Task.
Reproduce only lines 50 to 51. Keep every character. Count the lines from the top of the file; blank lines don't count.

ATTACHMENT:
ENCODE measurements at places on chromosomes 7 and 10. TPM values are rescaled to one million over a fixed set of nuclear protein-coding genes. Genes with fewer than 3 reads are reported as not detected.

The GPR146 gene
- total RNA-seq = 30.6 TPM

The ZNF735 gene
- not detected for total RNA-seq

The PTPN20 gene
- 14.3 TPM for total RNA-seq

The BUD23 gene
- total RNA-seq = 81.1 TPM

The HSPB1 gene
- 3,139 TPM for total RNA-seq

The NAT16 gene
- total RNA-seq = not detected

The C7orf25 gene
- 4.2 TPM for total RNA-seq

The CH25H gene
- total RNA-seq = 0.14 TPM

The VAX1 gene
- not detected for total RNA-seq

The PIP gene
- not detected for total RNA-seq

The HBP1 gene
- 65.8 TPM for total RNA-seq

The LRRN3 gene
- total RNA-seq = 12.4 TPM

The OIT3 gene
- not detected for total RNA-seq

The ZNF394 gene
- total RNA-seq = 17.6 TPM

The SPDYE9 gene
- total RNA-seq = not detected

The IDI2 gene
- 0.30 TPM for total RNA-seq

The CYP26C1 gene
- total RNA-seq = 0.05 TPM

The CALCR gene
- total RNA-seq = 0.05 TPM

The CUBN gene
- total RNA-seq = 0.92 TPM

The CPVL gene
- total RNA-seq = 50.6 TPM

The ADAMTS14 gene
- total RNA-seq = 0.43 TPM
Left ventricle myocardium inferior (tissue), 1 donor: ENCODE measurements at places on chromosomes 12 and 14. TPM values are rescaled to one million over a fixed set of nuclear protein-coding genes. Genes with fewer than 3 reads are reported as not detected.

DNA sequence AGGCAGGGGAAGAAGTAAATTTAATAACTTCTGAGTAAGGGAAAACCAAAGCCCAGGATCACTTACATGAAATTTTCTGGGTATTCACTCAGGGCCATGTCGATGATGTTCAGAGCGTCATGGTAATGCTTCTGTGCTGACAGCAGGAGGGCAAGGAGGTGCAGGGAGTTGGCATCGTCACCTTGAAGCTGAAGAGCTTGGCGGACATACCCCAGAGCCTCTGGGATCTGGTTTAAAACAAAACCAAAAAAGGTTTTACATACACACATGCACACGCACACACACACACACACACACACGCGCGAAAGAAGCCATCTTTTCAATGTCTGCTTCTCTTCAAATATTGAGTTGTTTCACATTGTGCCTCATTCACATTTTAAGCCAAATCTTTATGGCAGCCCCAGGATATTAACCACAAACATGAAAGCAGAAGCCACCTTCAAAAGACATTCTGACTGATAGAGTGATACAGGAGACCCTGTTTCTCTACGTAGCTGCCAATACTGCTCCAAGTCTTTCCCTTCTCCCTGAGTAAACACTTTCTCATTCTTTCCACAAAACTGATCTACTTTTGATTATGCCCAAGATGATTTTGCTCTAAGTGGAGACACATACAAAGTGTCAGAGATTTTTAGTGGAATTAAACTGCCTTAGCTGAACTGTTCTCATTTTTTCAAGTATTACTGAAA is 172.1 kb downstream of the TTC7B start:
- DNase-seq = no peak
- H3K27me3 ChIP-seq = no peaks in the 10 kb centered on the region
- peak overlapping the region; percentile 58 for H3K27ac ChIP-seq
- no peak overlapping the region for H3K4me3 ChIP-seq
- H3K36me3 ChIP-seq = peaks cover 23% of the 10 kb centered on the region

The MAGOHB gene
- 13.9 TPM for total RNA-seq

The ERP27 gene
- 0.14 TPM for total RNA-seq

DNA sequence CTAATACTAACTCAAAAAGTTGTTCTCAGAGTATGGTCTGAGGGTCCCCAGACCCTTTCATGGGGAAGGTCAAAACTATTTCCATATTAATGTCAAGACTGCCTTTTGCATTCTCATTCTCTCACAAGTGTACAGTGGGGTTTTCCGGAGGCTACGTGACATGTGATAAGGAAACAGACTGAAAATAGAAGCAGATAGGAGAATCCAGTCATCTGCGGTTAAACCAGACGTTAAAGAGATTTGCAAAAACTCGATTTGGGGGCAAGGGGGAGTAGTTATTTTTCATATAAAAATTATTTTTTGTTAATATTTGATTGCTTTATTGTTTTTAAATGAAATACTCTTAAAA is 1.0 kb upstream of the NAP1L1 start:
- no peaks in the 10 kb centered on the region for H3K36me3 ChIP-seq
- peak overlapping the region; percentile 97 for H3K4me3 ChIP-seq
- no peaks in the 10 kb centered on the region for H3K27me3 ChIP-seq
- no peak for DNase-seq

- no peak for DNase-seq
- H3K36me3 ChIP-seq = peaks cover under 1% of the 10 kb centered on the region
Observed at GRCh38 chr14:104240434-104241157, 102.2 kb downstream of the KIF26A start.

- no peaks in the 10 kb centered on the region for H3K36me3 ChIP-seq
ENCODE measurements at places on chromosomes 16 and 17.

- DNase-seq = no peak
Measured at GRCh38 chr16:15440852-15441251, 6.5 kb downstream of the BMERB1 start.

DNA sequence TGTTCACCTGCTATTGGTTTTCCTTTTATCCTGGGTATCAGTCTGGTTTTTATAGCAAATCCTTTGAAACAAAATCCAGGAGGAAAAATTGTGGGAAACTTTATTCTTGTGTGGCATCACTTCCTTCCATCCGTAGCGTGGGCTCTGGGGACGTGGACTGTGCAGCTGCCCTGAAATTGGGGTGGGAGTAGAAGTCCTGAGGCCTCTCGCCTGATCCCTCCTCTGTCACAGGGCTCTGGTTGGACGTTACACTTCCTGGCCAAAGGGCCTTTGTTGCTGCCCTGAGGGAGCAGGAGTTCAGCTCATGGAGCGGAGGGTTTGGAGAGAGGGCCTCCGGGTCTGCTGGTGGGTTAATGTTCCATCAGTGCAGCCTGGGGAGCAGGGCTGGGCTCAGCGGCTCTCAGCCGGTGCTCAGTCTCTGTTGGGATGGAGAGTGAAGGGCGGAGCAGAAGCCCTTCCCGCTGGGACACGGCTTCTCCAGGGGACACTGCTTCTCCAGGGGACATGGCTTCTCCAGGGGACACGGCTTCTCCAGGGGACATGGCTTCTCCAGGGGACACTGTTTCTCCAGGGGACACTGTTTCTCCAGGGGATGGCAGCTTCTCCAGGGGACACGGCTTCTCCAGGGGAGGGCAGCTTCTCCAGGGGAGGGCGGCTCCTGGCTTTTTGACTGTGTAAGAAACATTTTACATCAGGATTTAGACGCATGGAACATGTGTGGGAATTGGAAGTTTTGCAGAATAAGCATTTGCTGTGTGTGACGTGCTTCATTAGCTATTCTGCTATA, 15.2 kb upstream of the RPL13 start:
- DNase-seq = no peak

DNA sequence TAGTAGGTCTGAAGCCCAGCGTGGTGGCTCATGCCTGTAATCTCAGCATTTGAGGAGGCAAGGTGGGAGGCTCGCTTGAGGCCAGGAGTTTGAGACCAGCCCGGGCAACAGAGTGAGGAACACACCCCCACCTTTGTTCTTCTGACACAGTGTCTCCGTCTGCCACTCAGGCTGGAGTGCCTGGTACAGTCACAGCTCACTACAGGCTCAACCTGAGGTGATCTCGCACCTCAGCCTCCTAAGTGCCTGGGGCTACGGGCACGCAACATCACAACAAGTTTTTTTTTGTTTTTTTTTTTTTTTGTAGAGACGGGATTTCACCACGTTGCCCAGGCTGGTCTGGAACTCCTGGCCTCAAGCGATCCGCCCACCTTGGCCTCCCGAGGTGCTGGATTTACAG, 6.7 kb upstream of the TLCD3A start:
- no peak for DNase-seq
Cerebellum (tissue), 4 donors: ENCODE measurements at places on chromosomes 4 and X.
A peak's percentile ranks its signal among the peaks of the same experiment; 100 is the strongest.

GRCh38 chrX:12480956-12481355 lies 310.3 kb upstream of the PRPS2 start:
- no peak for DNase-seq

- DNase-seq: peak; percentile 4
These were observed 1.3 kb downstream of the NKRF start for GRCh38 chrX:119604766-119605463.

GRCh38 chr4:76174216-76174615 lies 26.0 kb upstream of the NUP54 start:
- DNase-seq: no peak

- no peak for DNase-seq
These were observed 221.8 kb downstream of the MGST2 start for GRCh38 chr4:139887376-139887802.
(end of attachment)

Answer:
- H3K36me3 ChIP-seq = peaks cover 23% of the 10 kb centered on the region

The MAGOHB gene